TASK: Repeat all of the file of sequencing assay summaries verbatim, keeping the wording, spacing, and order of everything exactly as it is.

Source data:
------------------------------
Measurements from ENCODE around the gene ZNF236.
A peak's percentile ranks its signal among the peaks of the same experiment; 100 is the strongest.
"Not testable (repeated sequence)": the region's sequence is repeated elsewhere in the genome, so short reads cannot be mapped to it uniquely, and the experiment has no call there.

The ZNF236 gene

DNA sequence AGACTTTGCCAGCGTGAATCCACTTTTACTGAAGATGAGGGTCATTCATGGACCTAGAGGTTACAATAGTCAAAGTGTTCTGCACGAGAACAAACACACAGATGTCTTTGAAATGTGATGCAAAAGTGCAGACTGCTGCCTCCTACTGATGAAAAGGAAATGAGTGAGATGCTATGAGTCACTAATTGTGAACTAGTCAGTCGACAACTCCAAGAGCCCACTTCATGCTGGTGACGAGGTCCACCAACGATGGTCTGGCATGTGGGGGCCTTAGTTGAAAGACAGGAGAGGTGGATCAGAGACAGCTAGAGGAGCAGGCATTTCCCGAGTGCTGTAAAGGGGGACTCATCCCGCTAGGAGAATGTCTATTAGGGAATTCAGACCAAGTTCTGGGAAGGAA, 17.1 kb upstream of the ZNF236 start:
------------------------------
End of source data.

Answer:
Measurements from ENCODE around the gene ZNF236.
A peak's percentile ranks its signal among the peaks of the same experiment; 100 is the strongest.
"Not testable (repeated sequence)": the region's sequence is repeated elsewhere in the genome, so short reads cannot be mapped to it uniquely, and the experiment has no call there.

The ZNF236 gene

DNA sequence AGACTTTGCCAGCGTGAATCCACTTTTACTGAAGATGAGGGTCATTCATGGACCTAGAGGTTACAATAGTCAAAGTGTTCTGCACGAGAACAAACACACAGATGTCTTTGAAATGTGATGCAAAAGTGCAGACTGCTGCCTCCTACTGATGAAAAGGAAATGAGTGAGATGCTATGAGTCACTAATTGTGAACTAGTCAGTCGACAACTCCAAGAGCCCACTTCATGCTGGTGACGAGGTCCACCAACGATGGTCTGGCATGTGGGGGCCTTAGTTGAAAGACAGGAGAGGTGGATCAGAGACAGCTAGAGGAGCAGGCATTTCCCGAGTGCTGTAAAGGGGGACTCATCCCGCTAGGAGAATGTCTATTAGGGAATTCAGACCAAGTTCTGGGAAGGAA, 17.1 kb upstream of the ZNF236 start: